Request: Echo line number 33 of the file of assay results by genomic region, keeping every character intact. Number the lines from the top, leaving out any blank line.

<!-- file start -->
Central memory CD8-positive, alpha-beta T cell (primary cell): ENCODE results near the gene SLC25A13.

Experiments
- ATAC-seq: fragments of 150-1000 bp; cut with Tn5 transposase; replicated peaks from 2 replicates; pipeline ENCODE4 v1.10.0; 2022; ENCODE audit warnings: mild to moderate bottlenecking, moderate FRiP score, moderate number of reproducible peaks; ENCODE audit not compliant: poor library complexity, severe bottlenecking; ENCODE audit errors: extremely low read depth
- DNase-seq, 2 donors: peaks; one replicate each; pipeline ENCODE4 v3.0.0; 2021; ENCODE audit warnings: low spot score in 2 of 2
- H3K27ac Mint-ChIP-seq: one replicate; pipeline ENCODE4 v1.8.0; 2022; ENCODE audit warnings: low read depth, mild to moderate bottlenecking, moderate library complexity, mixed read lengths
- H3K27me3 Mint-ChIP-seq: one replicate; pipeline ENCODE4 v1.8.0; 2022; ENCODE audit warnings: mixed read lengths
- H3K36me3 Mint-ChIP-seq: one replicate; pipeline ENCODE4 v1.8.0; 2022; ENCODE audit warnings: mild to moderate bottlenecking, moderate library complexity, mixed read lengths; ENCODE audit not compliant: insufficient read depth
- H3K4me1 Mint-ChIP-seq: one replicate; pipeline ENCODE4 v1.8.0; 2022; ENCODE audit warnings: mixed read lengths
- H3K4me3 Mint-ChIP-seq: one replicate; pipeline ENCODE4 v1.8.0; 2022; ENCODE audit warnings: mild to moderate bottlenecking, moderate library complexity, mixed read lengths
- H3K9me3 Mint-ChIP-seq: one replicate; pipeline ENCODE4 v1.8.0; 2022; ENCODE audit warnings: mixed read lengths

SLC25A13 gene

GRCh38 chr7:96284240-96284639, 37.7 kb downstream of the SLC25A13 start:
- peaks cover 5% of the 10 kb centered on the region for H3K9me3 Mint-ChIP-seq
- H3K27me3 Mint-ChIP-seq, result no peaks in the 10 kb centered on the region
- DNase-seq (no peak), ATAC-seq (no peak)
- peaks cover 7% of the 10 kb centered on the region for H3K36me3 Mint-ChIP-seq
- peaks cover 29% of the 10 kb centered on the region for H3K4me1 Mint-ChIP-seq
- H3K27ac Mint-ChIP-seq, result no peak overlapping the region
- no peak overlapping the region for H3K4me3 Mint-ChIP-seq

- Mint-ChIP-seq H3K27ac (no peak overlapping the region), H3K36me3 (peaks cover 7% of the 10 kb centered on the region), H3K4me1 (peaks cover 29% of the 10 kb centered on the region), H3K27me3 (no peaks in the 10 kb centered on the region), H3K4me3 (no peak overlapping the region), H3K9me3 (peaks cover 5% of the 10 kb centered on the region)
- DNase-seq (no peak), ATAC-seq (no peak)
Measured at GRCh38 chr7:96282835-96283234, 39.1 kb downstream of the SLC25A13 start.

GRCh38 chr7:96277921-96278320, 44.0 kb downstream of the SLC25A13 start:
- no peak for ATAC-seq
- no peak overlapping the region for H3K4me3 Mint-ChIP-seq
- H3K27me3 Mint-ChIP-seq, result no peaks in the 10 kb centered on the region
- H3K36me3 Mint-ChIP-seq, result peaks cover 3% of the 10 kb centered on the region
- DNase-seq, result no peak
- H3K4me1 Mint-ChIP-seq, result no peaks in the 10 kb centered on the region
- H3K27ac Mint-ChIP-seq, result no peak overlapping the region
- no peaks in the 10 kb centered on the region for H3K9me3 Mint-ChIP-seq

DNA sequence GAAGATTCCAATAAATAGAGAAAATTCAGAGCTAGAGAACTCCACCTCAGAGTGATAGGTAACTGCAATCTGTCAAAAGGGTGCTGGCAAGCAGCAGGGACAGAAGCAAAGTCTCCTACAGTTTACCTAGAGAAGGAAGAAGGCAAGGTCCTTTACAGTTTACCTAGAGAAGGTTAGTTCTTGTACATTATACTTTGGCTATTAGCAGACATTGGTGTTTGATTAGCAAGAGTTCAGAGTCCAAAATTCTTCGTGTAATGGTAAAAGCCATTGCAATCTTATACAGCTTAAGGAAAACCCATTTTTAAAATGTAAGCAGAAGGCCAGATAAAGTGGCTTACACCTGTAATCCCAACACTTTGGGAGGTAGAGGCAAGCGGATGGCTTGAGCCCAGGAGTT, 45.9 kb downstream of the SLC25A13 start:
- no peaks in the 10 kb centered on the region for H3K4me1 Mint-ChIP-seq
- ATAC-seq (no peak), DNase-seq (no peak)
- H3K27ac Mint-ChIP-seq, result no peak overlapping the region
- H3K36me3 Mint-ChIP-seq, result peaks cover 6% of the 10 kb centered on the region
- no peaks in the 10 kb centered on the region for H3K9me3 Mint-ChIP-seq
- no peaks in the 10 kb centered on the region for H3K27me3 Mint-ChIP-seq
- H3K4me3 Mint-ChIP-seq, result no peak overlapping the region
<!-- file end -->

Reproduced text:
- no peaks in the 10 kb centered on the region for H3K4me1 Mint-ChIP-seq